Back in November, I was contemplating purchasing Dreamweaver for my website business. I had gone through the 30 day trial twice and felt that, in time, I could actually learn to create some pretty powerful websites … someday.
About the same time, I created a website using the tools I was familiar with (HTML, CSS, PHP, SQL and XML) and posted it on the host server. I contacted their help desk and the president of RegiSTAR, John DeUlloa, called me to make sure my problem had been resolved. We spoke for almost an hour and during that time, he convinced me to look into WordPress and encouraged me to consider the Genesis Framework and Child Themes offered by StudioPress.
Timing is everything. Rather than purchase the Adobe Dreamweaver Web Developer Edition, I jumped on the WordPress and StudioPress bandwagon. Now I could use WordPress and the Genesis Framework from StudioPress and I had over 40 Child Themes at my fingertips. John pointed me to the tutorials on his website. I went through the tutorials on Wednesday, Thursday was Thanksgiving, and over the weekend, I converted the entire PAWS Park website from hand-coded pages to the Outreach Child Theme. On Monday morning, the President of PAWS Park’s Board of Directors was admiring his new and improved website.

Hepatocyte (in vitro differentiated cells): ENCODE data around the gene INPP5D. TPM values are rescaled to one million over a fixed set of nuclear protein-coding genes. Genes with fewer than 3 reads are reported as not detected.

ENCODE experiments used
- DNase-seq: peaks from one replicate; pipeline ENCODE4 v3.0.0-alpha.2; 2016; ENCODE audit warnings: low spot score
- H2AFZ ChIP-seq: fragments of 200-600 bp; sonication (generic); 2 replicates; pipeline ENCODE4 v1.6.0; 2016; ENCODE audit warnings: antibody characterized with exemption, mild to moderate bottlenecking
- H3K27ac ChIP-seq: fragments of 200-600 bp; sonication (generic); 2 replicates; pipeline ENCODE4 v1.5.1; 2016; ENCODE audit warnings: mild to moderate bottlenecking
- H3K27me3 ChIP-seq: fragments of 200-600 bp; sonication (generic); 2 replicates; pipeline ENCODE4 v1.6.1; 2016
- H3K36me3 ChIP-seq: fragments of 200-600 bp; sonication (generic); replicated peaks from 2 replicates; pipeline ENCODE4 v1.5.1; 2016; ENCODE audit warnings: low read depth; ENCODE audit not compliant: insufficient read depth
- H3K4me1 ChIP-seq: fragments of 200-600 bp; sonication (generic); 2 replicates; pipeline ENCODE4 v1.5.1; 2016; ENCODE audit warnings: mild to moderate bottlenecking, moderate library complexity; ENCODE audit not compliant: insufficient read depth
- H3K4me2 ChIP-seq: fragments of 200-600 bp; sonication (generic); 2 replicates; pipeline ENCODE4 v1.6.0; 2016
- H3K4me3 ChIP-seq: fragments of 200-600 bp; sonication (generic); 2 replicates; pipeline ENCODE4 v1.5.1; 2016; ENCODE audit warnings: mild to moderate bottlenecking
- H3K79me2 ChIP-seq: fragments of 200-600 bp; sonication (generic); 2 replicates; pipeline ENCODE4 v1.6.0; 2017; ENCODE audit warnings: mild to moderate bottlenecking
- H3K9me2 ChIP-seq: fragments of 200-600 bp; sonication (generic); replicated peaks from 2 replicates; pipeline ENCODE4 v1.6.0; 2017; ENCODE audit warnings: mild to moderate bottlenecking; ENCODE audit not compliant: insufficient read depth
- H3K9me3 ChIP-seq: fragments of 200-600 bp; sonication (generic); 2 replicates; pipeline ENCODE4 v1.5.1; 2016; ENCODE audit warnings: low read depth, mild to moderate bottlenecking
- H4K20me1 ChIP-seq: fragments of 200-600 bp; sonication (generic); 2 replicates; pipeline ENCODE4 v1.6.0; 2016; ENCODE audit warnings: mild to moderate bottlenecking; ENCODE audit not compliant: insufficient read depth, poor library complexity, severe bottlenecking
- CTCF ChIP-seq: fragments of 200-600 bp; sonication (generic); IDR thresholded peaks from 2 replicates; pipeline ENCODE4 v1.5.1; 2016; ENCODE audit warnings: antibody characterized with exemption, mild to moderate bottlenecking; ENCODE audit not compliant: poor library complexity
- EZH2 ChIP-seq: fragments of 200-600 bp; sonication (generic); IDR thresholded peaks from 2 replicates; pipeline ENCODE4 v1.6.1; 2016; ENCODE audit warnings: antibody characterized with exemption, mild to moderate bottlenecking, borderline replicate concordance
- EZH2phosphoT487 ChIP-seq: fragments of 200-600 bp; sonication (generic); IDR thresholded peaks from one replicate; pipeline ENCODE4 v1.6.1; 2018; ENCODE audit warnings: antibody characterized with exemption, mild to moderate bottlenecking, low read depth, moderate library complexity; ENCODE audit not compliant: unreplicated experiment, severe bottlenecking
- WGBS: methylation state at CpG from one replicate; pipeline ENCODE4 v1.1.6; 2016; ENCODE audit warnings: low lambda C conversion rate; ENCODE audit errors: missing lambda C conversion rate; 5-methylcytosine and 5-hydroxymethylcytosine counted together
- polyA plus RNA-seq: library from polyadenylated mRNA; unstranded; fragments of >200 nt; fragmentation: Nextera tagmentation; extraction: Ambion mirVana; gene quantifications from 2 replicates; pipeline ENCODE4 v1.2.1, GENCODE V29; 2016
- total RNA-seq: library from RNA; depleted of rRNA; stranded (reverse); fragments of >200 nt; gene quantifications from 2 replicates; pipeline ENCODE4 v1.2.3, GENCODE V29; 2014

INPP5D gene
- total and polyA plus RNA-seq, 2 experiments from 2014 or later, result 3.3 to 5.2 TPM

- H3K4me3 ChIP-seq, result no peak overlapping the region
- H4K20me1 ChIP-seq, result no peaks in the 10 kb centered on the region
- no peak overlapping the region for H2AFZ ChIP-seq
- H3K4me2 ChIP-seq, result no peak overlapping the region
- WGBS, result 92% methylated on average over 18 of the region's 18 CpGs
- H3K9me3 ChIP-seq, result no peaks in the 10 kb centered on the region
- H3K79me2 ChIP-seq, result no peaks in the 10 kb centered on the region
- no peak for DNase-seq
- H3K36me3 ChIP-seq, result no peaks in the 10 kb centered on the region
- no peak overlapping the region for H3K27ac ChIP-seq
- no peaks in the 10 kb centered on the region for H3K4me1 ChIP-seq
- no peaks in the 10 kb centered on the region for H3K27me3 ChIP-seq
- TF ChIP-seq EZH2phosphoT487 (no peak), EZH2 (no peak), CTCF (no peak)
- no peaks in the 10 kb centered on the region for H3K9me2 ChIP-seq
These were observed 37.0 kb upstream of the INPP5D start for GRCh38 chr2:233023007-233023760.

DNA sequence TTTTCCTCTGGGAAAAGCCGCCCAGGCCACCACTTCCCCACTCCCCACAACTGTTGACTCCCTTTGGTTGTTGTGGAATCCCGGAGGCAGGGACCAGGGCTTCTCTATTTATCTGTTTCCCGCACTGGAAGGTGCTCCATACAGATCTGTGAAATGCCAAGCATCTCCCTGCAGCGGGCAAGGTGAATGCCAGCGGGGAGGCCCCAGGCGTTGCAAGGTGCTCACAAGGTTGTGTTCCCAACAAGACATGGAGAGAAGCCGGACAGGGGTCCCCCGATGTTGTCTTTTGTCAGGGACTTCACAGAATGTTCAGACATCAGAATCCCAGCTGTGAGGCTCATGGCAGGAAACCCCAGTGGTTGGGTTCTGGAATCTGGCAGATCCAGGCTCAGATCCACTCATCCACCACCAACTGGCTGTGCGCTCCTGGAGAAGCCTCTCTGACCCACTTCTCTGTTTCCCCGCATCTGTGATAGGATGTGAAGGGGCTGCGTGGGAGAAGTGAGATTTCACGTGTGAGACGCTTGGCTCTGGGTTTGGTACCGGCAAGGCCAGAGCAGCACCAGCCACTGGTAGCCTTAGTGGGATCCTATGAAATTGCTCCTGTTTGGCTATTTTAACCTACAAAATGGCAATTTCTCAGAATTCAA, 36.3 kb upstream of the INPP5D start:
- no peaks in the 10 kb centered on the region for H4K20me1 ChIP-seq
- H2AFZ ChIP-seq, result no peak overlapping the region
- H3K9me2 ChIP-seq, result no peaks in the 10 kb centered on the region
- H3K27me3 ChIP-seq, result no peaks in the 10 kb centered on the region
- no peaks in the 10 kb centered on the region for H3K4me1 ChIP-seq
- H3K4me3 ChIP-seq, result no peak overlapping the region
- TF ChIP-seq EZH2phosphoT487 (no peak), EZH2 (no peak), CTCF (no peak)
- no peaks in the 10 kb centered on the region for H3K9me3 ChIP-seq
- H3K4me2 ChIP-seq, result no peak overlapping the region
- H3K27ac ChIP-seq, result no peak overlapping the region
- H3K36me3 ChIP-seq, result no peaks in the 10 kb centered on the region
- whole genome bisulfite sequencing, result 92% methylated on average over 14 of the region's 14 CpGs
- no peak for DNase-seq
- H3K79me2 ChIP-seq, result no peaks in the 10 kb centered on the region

Since then I have turned over two more hand-coded websites, Birkholm Orthopedic Services and the Valley Gardener. I also created my own website from the ground up, all using the Genesis Framework and Child Themes.
I just took a simple on-line test and the results showed me to be 60% left-brained and 40% right-brained. That may account for my taking to WordPress like a fish takes to water and why I had difficulty learning the graphically based Dreamweaver. In any event, WordPress works best for me. You can become proficient in a short period of time but you can never master it because it is a constantly growing and evolving entity supported by many thousands of website developers.